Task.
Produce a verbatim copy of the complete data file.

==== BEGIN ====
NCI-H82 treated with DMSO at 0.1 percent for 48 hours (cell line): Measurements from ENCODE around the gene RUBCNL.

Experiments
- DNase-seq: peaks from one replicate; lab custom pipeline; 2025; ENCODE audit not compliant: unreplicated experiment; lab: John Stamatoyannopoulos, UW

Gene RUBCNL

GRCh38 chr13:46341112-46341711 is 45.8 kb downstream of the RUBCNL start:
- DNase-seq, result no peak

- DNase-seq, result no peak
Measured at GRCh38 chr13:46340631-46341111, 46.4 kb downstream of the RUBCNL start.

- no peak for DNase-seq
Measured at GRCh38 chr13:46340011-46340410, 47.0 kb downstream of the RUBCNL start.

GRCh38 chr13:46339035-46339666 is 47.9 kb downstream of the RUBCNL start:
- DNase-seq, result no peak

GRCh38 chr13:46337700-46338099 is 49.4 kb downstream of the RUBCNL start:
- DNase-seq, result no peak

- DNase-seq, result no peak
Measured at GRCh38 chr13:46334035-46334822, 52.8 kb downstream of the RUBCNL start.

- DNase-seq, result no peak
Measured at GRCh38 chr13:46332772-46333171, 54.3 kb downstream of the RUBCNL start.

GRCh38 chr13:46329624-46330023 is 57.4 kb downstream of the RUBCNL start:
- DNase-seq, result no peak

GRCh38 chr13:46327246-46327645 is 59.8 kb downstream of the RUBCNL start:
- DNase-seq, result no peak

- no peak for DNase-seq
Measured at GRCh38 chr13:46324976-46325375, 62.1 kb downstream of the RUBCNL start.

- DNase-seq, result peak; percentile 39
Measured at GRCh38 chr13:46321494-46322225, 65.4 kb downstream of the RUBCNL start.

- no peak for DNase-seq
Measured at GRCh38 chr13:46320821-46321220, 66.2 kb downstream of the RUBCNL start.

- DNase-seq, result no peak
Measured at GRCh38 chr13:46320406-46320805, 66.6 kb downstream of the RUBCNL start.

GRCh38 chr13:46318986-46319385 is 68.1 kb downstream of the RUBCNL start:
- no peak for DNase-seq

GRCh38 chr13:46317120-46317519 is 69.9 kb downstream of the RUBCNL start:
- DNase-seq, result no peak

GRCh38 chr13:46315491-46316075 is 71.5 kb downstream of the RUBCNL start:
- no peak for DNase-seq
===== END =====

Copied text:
NCI-H82 treated with DMSO at 0.1 percent for 48 hours (cell line): Measurements from ENCODE around the gene RUBCNL.

Experiments
- DNase-seq: peaks from one replicate; lab custom pipeline; 2025; ENCODE audit not compliant: unreplicated experiment; lab: John Stamatoyannopoulos, UW

Gene RUBCNL

GRCh38 chr13:46341112-46341711 is 45.8 kb downstream of the RUBCNL start:
- DNase-seq, result no peak

- DNase-seq, result no peak
Measured at GRCh38 chr13:46340631-46341111, 46.4 kb downstream of the RUBCNL start.

- no peak for DNase-seq
Measured at GRCh38 chr13:46340011-46340410, 47.0 kb downstream of the RUBCNL start.

GRCh38 chr13:46339035-46339666 is 47.9 kb downstream of the RUBCNL start:
- DNase-seq, result no peak

GRCh38 chr13:46337700-46338099 is 49.4 kb downstream of the RUBCNL start:
- DNase-seq, result no peak

- DNase-seq, result no peak
Measured at GRCh38 chr13:46334035-46334822, 52.8 kb downstream of the RUBCNL start.

- DNase-seq, result no peak
Measured at GRCh38 chr13:46332772-46333171, 54.3 kb downstream of the RUBCNL start.

GRCh38 chr13:46329624-46330023 is 57.4 kb downstream of the RUBCNL start:
- DNase-seq, result no peak

GRCh38 chr13:46327246-46327645 is 59.8 kb downstream of the RUBCNL start:
- DNase-seq, result no peak

- no peak for DNase-seq
Measured at GRCh38 chr13:46324976-46325375, 62.1 kb downstream of the RUBCNL start.

- DNase-seq, result peak; percentile 39
Measured at GRCh38 chr13:46321494-46322225, 65.4 kb downstream of the RUBCNL start.

- no peak for DNase-seq
Measured at GRCh38 chr13:46320821-46321220, 66.2 kb downstream of the RUBCNL start.

- DNase-seq, result no peak
Measured at GRCh38 chr13:46320406-46320805, 66.6 kb downstream of the RUBCNL start.

GRCh38 chr13:46318986-46319385 is 68.1 kb downstream of the RUBCNL start:
- no peak for DNase-seq

GRCh38 chr13:46317120-46317519 is 69.9 kb downstream of the RUBCNL start:
- DNase-seq, result no peak

GRCh38 chr13:46315491-46316075 is 71.5 kb downstream of the RUBCNL start:
- no peak for DNase-seq